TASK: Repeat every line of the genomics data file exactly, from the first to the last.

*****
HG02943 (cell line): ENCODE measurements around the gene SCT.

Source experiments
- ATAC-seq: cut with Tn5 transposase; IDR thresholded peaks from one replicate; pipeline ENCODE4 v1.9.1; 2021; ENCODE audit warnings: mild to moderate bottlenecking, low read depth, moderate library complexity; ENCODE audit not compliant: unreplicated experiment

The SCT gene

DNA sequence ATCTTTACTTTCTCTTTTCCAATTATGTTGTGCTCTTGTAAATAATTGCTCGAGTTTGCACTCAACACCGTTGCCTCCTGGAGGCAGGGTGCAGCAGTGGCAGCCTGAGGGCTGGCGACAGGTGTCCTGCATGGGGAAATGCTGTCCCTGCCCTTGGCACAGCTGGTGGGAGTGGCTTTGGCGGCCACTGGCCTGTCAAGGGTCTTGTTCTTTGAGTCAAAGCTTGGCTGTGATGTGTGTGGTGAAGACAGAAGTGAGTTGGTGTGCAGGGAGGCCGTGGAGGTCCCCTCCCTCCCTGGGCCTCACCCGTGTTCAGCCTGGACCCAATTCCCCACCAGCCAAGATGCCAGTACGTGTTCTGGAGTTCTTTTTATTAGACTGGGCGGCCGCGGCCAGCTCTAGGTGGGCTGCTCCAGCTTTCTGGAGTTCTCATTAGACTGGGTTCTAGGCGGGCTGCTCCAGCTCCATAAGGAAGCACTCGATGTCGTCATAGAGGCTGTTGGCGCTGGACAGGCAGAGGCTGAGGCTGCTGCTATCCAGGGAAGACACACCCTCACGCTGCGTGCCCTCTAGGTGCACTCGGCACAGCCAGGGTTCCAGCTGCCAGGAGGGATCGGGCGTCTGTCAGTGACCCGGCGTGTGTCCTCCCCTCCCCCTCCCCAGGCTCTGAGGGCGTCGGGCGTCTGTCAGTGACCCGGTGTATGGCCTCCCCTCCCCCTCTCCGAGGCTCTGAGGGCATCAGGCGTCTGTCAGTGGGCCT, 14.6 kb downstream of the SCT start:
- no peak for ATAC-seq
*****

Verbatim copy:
HG02943 (cell line): ENCODE measurements around the gene SCT.

Source experiments
- ATAC-seq: cut with Tn5 transposase; IDR thresholded peaks from one replicate; pipeline ENCODE4 v1.9.1; 2021; ENCODE audit warnings: mild to moderate bottlenecking, low read depth, moderate library complexity; ENCODE audit not compliant: unreplicated experiment

The SCT gene

DNA sequence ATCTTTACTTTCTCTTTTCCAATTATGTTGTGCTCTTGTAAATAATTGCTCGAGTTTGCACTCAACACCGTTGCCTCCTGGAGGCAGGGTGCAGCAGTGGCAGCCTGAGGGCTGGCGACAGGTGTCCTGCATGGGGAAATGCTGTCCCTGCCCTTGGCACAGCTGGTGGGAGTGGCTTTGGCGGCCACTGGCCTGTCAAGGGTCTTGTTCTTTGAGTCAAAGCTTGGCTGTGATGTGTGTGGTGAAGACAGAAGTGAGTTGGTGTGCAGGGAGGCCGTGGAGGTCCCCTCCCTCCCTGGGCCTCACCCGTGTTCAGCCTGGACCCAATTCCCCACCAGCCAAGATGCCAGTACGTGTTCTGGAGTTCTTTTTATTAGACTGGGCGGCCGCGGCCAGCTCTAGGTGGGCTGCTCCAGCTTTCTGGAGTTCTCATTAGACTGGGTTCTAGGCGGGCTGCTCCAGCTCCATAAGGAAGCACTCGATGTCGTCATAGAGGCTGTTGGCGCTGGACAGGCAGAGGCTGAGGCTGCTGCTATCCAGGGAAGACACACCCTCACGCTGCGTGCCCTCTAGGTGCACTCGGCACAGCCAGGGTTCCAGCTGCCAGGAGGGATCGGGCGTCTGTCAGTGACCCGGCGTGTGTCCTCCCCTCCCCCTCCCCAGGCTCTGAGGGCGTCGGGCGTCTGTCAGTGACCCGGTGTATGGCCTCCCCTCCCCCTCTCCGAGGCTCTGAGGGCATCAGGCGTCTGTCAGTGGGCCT, 14.6 kb downstream of the SCT start:
- no peak for ATAC-seq